ICF round tablePhotos:  Msgr. Daniel Cardellidivider bar for blogMonday is supposed to be my day off, but the Naval Order of San Francisco had repeatedly invited me to be the speaker at their monthly meeting. The Naval Order is composed mainly of retired Navy and Marine Corps officers and senior enlisted leaders.   I served on duty with many of the members who are from the East Bay when I was assigned to the Navy Reserve Center in Alameda in the 1990’s.

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I spoke about the changes taking place in the military to accommodate religious practices: e.g. Sikh members of the US Army now have permission to wear their turbans in lieu of berets or campaign covers.  Lots of heated discussion followed.

Photos:  Bill & Kathleen Mero

Catholic Charities of the East Bay, Serving the Immigrant

In the midst of the political complexity surrounding immigration in this country I am very pleased that the social service arm of our diocese, Catholic Charities of the East Bay (CCEB), is fully engaged. They have attorneys, law students, accredited paralegals, teachers and counselors providing legal, resettlement and employment services to very needy refugees and immigrants, our neighbors.

On Ash Wednesday I was happy to hear their fine work highlighted on a national NPR news broadcast.  Listen to that here. Parishes can reach out to CCEB to connect parishioners who need that help by calling Maciel Jacques, Legal Services Program Coordinator, at (510) 768-3137.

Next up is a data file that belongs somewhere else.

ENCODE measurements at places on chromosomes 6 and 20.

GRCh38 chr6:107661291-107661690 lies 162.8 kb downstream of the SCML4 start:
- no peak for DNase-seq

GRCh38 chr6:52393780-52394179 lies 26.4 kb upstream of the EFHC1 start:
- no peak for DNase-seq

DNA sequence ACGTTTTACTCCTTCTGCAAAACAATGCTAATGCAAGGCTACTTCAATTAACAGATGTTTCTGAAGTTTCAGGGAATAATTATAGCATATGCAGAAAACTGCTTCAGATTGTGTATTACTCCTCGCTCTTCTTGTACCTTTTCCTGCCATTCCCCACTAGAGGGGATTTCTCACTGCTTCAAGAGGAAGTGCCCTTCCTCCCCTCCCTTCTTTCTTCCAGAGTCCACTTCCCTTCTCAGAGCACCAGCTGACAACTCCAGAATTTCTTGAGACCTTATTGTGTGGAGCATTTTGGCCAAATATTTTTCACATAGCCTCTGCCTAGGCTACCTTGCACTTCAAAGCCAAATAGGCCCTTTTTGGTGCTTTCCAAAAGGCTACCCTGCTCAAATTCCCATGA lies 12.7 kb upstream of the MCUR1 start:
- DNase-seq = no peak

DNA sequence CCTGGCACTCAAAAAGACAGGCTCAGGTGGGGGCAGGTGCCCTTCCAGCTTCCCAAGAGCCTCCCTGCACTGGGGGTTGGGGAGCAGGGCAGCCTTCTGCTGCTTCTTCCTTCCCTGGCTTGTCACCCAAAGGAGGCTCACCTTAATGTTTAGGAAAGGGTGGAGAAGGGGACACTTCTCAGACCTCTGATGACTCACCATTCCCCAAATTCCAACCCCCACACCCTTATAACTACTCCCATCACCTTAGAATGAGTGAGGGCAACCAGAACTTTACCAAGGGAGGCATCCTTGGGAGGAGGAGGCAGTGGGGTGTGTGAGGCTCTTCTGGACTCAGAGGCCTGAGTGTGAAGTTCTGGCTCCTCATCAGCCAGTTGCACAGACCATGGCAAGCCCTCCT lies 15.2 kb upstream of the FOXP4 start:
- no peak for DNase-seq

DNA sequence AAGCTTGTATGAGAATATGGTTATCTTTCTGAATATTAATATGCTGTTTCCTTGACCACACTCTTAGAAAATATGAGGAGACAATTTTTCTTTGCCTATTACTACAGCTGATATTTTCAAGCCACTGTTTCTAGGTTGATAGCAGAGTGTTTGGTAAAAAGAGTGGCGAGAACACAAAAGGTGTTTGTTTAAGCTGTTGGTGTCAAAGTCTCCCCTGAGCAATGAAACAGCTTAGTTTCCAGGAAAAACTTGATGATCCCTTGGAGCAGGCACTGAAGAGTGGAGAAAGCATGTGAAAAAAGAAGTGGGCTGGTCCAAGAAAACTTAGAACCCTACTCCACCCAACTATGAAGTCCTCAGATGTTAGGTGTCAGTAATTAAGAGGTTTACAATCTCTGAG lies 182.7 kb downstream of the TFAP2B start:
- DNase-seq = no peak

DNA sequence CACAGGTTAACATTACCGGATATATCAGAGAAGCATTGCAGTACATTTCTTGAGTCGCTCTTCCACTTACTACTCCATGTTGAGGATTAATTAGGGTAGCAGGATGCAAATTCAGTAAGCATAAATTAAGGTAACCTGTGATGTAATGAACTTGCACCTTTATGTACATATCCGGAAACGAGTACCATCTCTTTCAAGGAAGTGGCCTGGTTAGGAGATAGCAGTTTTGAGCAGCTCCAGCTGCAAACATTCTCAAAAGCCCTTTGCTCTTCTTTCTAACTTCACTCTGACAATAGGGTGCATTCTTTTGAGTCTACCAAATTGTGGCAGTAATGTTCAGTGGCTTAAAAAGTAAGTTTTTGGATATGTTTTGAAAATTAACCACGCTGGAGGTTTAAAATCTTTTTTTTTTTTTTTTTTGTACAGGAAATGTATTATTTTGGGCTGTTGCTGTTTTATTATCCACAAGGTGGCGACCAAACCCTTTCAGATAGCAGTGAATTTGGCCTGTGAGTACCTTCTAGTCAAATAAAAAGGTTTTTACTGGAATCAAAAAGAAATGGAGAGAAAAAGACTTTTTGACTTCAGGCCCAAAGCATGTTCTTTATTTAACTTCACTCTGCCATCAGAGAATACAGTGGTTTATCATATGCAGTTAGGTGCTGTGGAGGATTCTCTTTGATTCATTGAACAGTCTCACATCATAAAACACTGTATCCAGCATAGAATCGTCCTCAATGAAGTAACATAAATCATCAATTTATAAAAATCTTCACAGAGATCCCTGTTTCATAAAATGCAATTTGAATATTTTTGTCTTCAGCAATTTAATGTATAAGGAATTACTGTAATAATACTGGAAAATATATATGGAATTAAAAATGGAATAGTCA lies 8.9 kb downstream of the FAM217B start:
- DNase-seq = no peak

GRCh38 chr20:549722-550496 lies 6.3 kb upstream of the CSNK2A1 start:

Cardinal Sean O’Malley is co-chair of the US Bishops’ Committee on Domestic Justice and Human Development.  He reminds us, “Immigration is not primarily a political problem, but rather a deeply human and profoundly moral challenge facing our nation.”   Catholic social services provide one of the refuges for those grappling with these very human challenges.

These challenges are world-wide. Speaking on the Italian island of Lampedusa, at the borders of Europe, Pope Francis said “We have lost a sense of responsibility for our brothers and sisters.  We have fallen into the hypocrisy of the Priest and the Levite whom Jesus described in the parable of the Good Samaritan: we see our brother half dead on the side of the road and perhaps we say to ourselves, ‘Poor soul’ and then go our way.”  His words resonate in our part of the world as well.